125. Communities and Nations in Conflict: Theory and Practice of International Conflict Resolution. (5) Lecture, three hours; discussion, one hour. Introduction to theory and practice of conflict resolution, with emphasis on international conflict. Transitional justice mechanisms, from international criminal tribunals, special courts, and International Criminal Court to indigenous approaches such as community justice systems. Examination of environmental conflict resolution, homeland security and terrorism, role of gender in conflict, and role of media in conflict. P/NP or letter grading.

126. Waves of Resistance: Race, Empire, and Social Justice in Asia and Pacific Islands. (5) Seminar, three hours. Designed for College Honors students. Examination of historical and contemporary moments of racial violence, empire, and social justice in Asia and Pacific Islands. Global forces such as capitalism, colonialism, and globalization played significant role in cultural, economic, and political organization of places such as American Samoa, Guam, Hawai’si, Marshall Islands, Philippines, Okinawa, and South Korea. Exploration of how various groups of people have responded to these forces to have better understanding of how race, empire, and social justice have connected these distant and diverse areas and peoples. P/NP or letter grading.

127. Citizenship, Leadership, and Service. (4) Seminar, three hours; fieldwork, three hours. Interactive participatory study of interactions between citizenship, leadership, and service, including both theoretical work in classroom and practical work in service organizations in the field. P/NP or letter grading.

128. What We Do When We Laugh Together: Humanistic, Social Scientific, and Biological Perspectives. (5) Seminar, four hours. Designed for College Honors students. Application of venerable humanist insights and social scientific thinking to contemporary social phenomenon of human laughter and humor. While Aristotle and Hobbes thought humor was bad for society, Locke and Bahktin would have disputed them for different reasons. Use of their ideas to critically evaluate how social scientists investigate mass media political satire of today. P/NP or letter grading.

129. Research in Psychology and Legacy of John Wooden. (5) Seminar, four hours. Designed for College Honors students. Exploration of life and work of Coach John Wooden, with particular attention to his pyramid of success, how he was viewed and is remembered by his players, and relationship between his philosophy and academic research. His philosophical approach as lens through which to explore research in fields of sport and education psychology. Connects different elements of Coach Wooden’s pyramid of success (and other aspects of his coaching philosophy) to research in psychology. P/NP or letter grading.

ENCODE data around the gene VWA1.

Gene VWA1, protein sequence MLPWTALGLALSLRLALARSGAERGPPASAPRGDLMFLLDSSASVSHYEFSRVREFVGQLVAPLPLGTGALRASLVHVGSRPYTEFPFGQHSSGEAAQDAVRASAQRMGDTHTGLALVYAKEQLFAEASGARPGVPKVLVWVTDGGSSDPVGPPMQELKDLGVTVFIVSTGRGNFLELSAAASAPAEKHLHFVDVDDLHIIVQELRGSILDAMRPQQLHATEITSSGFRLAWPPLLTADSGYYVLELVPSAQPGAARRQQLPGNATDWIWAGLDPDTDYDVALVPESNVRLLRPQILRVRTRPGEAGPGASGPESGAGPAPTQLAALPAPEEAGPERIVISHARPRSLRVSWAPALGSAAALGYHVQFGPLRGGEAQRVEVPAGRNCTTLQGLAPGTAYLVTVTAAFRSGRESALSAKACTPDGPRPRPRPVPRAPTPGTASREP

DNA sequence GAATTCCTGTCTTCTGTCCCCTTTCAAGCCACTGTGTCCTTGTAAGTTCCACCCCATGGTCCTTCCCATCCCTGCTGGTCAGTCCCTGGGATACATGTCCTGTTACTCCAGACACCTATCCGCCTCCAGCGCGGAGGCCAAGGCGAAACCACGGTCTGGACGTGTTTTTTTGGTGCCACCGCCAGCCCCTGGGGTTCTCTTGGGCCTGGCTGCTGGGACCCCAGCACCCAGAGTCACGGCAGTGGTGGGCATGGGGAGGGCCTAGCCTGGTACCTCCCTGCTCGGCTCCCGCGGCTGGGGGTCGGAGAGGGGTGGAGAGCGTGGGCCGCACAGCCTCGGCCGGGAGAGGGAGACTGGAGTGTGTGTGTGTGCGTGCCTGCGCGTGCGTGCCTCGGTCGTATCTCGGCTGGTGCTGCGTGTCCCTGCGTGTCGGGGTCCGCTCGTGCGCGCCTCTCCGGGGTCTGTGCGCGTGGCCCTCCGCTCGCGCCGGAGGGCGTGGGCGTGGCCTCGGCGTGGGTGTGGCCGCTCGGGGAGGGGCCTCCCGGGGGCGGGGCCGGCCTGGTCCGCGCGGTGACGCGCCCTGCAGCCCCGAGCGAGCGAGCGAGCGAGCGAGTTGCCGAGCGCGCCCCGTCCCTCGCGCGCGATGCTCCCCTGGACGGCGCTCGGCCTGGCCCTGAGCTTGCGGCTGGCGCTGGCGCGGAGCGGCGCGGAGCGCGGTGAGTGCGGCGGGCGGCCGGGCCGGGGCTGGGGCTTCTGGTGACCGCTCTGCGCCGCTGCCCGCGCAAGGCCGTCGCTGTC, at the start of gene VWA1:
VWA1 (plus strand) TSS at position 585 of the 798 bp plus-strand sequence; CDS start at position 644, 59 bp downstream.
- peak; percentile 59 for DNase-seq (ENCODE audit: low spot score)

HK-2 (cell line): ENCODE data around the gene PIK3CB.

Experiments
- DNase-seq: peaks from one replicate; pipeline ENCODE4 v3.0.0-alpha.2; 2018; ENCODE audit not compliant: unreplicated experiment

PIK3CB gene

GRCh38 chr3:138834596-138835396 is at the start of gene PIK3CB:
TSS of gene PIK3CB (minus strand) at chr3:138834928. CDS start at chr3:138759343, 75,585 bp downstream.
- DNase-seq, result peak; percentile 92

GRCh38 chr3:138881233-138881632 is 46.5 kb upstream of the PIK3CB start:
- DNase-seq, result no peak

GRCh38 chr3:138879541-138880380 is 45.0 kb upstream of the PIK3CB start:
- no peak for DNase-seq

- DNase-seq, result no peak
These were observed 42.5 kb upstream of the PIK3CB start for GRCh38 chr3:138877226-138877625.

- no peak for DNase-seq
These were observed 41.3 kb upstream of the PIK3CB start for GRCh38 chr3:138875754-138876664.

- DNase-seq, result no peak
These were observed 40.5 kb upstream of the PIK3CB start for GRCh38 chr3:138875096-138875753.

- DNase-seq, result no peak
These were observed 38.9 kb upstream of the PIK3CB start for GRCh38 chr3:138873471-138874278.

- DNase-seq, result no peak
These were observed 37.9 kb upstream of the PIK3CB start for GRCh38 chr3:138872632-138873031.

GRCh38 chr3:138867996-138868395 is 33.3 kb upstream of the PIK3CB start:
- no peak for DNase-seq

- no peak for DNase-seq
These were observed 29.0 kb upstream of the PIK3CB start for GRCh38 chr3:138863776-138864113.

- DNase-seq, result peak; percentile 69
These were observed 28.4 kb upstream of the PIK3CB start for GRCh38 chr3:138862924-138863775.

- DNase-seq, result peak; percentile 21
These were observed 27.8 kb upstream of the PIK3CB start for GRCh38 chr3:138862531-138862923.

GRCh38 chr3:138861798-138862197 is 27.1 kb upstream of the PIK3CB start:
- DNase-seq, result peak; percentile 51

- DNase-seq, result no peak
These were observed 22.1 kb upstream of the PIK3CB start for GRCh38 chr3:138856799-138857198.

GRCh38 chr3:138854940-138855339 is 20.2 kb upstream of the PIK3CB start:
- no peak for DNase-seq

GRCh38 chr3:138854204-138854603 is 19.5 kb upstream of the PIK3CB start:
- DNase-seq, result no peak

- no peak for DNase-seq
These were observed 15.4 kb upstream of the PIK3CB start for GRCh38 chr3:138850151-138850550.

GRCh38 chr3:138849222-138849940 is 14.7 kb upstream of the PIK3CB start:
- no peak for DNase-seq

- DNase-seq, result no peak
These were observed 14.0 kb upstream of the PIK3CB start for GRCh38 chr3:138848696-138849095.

130. Speeding Cures: How Can Health Activists Make Differences? (5) Seminar, four hours. Designed for College Honors students. Study of intersection of science and society by examination of historical examples of ways in which health activists have contributed to moving specific health challenges into forefront of both public discourse and biomedical research. Some scientists argue that surest route to cures and health is through curiosity-driven science supplemented by serendipity, followed by integration of new knowledge into practical therapies. Others argue that extra scientific passion, financial incentives, social and political organization, and strategic planning may be more important. Research of one disease-related or health-related campaign in depth. Topics include autism, AIDS, cancer, politics of disability, economics of drug development, DNA sequencing, aging, and future roles of health advocates. P/NP or letter grading.